Research conducted by undergraduate and graduate students can be an important way to address information and monitoring needs for the Conservation Strategy. Colleges and universities are important partners for providing educational, technical, monitoring, and research assistance to landowners, Oregonians, agencies, and policy-makers.
Federal and State Agencies and Other Conservation Partners
Provide information about the Conservation Strategy and opportunities for coordination. Help diverse agencies and staff understand statewide and ecoregional habitat conservation goals and incorporate them into programs, policies, and priorities whenever possible. In addition to agencies, there are potential roles for landowners, land managers, nonprofit organizations, universities and schools, business owners, local governments, elected officials, planners, consultants, and civic groups. Outreach efforts need to target all potential conservation partners.
The Conservation Strategy will build on existing efforts to conduct outreach and conservation education, expanding reach through partnerships. The following provides some examples of ongoing efforts by many agencies, schools, and organizations in Oregon:
- Interpretation presentations and educational programs, such as campground talks, nature walks, skills workshops, hunter and angler education programs, games, and other children’s programs and exhibits
- Informational signage, brochures, videos, and other materials at agency offices, trails, campsites, wildlife refuges, and other outdoor recreation sites
- School-sponsored learning, including outdoor camps, internships, restoration projects at schools, and classwork such as Bird by Bird
- Special events, such as festivals and camps (e.g., Oregon Zoo, Oregon Museum of Science and Industry)
- Fish and wildlife viewing programs, such as whale watching, bird watching, and elk viewing
- Information on reducing human/wildlife conflicts in urban areas, such as Oregon Department of Fish and Wildlife’s (ODFW) Living with Wildlife, and the Audubon Society of Portland
- Media relationships, such as Oregon Public Broadcasting’s Oregon Field Guide
- Booths at county fairs and other community events
- Volunteer programs
- Newsletters, such as the Oregon Conservation Strategy e-newsletter
- Citizen science
Goal 1: Improve Coordination, Strategic Implementation, and Evaluation of Conservation Education in Oregon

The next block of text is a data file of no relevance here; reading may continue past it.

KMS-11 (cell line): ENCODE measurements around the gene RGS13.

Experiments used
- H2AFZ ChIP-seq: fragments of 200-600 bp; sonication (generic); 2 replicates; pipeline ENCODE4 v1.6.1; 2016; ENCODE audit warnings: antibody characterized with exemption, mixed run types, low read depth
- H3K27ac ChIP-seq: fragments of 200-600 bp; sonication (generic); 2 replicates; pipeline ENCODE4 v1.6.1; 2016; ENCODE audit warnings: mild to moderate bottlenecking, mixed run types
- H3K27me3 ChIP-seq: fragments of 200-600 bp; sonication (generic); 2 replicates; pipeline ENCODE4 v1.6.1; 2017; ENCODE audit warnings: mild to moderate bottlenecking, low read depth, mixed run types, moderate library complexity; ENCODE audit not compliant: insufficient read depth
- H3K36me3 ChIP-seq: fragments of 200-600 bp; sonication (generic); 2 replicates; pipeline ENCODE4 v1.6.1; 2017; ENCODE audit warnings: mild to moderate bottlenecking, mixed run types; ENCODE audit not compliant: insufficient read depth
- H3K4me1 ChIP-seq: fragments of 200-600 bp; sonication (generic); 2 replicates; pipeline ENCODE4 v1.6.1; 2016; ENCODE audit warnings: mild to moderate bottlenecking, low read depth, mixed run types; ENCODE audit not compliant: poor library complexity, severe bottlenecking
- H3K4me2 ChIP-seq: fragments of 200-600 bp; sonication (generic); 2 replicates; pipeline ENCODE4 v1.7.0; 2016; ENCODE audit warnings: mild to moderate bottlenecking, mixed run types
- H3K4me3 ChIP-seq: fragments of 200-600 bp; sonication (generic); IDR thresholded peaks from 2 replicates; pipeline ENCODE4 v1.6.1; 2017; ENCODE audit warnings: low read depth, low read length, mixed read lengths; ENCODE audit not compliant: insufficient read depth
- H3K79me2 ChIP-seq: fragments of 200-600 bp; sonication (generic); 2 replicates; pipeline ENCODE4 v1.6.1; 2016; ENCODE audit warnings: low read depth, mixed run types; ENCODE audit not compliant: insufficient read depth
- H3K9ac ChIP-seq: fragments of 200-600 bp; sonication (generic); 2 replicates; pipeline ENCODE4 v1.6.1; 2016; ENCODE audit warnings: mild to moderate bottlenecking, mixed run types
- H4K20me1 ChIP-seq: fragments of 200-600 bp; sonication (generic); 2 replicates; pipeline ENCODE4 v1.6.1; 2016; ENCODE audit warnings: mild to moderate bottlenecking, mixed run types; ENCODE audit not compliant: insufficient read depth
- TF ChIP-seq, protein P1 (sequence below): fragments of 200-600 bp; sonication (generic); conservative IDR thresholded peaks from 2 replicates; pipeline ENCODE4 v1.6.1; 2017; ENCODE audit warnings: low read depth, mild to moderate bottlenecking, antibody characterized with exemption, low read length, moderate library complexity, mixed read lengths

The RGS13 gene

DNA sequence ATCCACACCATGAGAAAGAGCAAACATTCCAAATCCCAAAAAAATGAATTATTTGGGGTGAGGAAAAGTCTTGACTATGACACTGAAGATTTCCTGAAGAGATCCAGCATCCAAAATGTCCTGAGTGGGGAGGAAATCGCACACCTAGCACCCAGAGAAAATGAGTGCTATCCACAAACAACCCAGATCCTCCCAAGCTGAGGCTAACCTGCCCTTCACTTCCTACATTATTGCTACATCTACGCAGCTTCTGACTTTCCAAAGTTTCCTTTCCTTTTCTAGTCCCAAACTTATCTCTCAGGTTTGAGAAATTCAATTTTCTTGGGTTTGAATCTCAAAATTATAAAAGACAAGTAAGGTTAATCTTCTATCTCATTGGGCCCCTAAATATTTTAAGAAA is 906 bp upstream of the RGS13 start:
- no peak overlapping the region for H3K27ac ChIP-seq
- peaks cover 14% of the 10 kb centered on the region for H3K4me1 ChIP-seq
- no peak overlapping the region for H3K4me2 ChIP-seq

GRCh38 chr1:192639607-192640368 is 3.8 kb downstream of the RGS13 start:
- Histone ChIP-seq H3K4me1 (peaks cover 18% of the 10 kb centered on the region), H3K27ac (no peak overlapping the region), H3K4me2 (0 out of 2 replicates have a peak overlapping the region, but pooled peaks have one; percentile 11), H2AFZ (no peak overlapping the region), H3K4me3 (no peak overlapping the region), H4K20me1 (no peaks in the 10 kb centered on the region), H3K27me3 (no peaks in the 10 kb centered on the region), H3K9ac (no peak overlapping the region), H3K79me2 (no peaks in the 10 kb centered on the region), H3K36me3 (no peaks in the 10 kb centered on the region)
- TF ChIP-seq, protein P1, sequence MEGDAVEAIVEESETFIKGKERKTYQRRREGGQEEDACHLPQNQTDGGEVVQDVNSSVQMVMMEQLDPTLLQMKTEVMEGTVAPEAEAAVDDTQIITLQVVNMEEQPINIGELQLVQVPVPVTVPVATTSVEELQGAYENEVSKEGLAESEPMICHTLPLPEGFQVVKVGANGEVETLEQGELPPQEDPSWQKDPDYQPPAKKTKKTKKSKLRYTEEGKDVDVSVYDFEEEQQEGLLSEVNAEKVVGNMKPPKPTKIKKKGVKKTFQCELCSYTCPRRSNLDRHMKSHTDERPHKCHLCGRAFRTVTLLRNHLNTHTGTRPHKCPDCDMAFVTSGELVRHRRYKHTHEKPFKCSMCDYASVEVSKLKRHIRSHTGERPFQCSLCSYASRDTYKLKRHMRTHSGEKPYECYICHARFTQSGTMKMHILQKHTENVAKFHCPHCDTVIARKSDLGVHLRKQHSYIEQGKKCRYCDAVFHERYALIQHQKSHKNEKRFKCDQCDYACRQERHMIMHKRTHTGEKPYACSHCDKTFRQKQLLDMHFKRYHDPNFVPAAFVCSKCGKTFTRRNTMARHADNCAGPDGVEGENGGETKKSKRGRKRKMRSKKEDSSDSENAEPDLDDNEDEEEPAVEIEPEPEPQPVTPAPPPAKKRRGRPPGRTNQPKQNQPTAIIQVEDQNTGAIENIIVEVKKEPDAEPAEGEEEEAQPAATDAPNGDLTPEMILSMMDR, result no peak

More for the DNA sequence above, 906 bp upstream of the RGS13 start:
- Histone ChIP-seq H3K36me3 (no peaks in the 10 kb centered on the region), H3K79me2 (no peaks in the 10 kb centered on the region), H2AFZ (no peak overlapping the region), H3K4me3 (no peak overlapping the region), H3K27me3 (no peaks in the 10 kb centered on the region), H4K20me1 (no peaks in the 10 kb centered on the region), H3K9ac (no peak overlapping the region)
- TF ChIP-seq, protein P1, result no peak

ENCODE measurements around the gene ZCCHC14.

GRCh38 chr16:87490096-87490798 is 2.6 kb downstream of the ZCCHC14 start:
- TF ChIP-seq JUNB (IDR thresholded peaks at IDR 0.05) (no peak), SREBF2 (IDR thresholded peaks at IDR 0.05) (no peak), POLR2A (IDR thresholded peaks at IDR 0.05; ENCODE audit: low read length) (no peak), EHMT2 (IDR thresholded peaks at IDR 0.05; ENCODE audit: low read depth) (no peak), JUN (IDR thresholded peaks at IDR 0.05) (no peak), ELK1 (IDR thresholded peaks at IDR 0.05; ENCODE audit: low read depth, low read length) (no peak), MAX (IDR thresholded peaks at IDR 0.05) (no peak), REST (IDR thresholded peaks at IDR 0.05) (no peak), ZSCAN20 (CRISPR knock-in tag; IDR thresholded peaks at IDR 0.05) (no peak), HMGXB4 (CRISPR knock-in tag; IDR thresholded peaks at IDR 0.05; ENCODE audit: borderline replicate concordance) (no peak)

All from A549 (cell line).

Action 1.1. Build on existing efforts
- Inventory conservation/environmental education activities currently underway to determine which could help to promote the Conservation Strategy.
- Work with local, state, and federal parks, wildlife areas, campsites, and other recreational programs to enhance interpretation programs.
- Enhance effective partnerships with organizations whose primary mission is conservation education (e.g., non-governmental organizations, universities, agencies). Seek new conservation education partners in Oregon.
- Fold Conservation Strategy priorities into the education and outreach activities of federal, state, and local natural resource agencies, non-governmental organizations, and other education providers.
- Support environmental education programs for educators and students K-12.
Action 1.2. Marketing and promotion
- Develop education materials about the Conservation Strategy. Produce outreach materials addressing Strategy Species and Habitats, Conservation Opportunity Areas, and conservation actions and issues. Inform people about opportunities to weave conservation goals into ongoing planning, greenspace acquisition and management, neighborhood projects, educational programs, restoration programs, and so on.
- Work with media partners to promote the Conservation Strategy and its implementation priorities and create messages which report successes achieved by the Conservation Strategy.
- Produce “virtual tours” of particular areas of the state to promote Strategy Habitats and Species and link to partner websites.
Action 1.3. Incorporate outreach and education into other voluntary actions
- Produce informational brochures for landowners on Strategy Species and Habitats (also see Voluntary Conservation Programs).
- Develop educational tools that complement on-the-ground conservation actions and management for Strategy Species and Habitats.
- Work with the Oregon Invasive Species Council to develop a statewide invasive species awareness campaign, which will assess Conservation Strategy needs for education and marketing. Develop other tools for public participation for preventing introductions of new invasive species to Oregon.
Fish and Wildlife-Based Tourism
Because of the diversity and beauty of its landscape and richness in flora and fauna, Oregon is an outstanding state for outdoor experiences. Fish and wildlife-based tourism can promote conservation through public outreach and support, diversify local economies, and provide rewarding experiences for a variety of people. Oregon’s approach is to support efforts to create and promote sustainable fish and wildlife-based tourism opportunities. In this discussion, the term “wildlife tourism” refers to recreational activities based on both fish and wildlife use and appreciation.
- Provide strategic direction and leadership on sustainable wildlife watching opportunities, hunting and fishing opportunities, and education in Oregon.
- Promote sustainable tourism and tourism-generated economic development appropriate to Oregon’s regional communities and consistent with the values and principles underlying the Conservation Strategy.